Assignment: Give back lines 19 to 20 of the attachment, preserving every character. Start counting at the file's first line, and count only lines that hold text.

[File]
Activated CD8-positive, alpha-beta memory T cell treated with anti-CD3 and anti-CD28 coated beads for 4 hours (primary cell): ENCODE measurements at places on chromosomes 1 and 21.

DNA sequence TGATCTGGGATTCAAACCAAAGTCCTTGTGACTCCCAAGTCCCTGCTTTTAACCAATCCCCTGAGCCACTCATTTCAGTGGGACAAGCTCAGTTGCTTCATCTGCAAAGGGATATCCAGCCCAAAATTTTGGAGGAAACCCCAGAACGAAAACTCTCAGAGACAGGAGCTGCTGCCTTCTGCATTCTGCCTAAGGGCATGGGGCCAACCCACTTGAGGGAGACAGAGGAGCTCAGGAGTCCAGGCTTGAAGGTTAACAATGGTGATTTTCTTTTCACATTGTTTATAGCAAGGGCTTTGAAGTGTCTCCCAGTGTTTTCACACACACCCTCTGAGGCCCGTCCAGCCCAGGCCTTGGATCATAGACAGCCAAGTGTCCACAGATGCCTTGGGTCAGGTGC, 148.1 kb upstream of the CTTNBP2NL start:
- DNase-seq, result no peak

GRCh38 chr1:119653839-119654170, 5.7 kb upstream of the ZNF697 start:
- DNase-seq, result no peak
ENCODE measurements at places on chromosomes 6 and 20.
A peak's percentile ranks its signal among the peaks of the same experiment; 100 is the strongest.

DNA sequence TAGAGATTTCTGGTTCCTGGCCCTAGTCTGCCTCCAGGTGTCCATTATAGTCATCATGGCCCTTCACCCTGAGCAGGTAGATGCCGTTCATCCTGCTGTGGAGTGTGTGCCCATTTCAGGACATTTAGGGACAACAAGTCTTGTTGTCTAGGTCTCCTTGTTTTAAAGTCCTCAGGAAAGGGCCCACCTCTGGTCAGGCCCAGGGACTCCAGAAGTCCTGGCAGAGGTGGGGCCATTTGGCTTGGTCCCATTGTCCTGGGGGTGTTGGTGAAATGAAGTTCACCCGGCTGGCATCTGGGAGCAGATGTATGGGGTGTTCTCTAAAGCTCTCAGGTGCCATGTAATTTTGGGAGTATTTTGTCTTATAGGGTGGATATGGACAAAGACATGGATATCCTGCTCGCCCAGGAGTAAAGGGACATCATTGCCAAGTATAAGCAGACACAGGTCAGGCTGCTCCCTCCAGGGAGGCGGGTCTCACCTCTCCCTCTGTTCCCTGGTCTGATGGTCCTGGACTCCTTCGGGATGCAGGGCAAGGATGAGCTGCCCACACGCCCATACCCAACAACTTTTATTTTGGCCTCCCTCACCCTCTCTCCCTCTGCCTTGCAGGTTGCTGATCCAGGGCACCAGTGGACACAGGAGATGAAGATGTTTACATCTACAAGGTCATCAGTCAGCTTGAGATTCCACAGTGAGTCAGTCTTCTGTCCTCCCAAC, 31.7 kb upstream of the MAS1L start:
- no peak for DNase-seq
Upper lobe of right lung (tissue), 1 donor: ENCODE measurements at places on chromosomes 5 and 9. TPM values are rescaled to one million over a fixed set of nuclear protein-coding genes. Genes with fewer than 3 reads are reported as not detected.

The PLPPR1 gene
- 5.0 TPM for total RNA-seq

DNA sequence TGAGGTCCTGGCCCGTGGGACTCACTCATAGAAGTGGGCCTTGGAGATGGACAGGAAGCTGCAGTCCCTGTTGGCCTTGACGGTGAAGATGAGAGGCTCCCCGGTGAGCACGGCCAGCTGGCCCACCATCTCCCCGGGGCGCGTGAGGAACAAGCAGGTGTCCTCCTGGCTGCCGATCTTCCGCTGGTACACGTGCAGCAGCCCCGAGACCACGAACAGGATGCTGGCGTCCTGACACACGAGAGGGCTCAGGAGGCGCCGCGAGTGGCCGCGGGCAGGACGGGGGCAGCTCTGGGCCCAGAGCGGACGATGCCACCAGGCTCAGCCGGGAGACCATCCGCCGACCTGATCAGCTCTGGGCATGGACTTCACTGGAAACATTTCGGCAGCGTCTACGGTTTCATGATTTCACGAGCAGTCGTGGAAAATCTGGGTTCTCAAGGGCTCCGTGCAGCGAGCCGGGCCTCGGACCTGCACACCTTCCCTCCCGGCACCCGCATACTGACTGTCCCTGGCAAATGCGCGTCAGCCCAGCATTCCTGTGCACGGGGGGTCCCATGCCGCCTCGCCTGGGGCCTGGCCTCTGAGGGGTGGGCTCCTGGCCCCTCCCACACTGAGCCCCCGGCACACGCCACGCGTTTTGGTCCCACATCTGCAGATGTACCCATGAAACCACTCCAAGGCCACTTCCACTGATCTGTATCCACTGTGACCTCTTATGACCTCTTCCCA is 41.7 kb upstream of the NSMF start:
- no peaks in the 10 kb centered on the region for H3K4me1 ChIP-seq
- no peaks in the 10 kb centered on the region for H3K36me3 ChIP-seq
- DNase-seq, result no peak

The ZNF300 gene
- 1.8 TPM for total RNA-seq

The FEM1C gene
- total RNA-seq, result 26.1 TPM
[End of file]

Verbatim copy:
The FEM1C gene
- total RNA-seq, result 26.1 TPM